# Similar shapes (Volume and surface area)

• Mar 26th 2011, 05:20 AM
Natasha1
Similar shapes (Volume and surface area)
Oil is stored in either small drums or large drums. The shapes of the drums are mathematically similar.

A small drum has a volume of 0.006m3 and a surface area of 0.2m2

The height of a large drum is 3 times the height of a small drum.

1) Calculate the volume of a large drum?

How do I go about doing this as I know it's not 3 x 0.006

2) The cost of making a drum is £1.20 for each m2 of surface area. A company wants to store 3240m3 of oil in large drums. Calculate the cost of making enough large drums to store this oil?

Any help would be much appreciated.
• Mar 26th 2011, 05:30 AM
emakarov
Let h, s, v be the height, surface area and volume, respectively, of the small drum, and let H, S, V be the height, surface area and volume of the large drum. Since the drums are similar, $\displaystyle S/s = (H/h)^2$ and $\displaystyle V/v=(H/h)^3$. Since you know H/h, s and v, you can find S and V.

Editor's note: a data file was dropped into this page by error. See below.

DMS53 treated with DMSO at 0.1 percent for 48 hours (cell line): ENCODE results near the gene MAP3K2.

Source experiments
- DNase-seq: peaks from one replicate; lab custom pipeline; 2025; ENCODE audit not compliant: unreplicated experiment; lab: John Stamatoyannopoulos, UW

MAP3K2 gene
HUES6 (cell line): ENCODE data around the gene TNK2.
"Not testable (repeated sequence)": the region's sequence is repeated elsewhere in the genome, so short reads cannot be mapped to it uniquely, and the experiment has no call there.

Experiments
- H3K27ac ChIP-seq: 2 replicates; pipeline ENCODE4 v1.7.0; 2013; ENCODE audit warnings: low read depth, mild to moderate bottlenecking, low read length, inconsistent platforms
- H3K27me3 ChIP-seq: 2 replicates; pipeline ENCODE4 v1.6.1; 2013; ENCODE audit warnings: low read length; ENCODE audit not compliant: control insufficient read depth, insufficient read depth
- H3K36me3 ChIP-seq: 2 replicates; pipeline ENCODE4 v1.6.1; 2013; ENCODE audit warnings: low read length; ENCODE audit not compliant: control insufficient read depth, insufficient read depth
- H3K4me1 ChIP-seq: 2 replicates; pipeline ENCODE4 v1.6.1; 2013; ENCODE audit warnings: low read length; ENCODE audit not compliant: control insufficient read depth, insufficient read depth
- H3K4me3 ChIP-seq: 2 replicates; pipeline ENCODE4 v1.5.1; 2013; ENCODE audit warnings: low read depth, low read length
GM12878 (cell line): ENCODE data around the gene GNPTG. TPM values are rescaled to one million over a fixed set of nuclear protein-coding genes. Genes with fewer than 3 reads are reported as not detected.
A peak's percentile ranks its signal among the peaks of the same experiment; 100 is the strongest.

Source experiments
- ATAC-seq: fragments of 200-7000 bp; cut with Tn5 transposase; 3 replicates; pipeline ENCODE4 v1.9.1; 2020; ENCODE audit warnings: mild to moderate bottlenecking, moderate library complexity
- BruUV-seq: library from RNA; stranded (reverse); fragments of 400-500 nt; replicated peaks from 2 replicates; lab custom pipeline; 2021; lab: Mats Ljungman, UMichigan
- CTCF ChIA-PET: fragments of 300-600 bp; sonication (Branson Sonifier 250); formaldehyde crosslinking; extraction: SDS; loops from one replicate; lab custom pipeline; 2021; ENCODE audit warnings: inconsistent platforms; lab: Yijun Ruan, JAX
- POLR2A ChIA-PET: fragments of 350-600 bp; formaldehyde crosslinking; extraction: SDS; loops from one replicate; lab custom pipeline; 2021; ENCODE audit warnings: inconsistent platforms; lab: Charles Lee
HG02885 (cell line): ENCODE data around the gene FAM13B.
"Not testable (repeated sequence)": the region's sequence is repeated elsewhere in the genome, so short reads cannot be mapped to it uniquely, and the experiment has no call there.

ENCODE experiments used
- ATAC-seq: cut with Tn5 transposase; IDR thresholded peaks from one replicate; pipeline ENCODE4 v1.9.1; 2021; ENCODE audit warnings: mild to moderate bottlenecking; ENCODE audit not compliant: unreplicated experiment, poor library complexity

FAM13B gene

• Mar 26th 2011, 05:37 AM
Natasha1
Why do we have to square H/h?
• Mar 26th 2011, 05:42 AM
Natasha1
1) V = 0.006 x 27 = 0.162m3

2) 3240 / 0.162 = 20,000 large drums

so 20,000 x 1.2 = £24,000
• Mar 26th 2011, 05:53 AM
emakarov
That's a property of similar figures. You can prove it in some specific cases. For example, suppose drum are cylinders, the diameter of the small drum is r and that of the large drum is R. By the definition of similarity, R / r = H / h. Let's call this ratio k. Then $\displaystyle S = 2\pi R^2 + 2\pi R H$ (top and bottom circles plus the side). So, $\displaystyle S = 2\pi(kr)^2+2\pi(kr)(kh)=k^2(2\pi r^2+2\pi rh)=k^2s$. The principle is true for arbitrary similar figures, though. One probably needs calculus to prove it in general.
• Mar 26th 2011, 05:56 AM
emakarov
Quote:

so 20,000 x 1.2 = £24,000
You need to multiply £1.2 by the total number of square meters, not by the number of drums. For this, you need to find the surface area S of the large drum and multiply it by 20,000.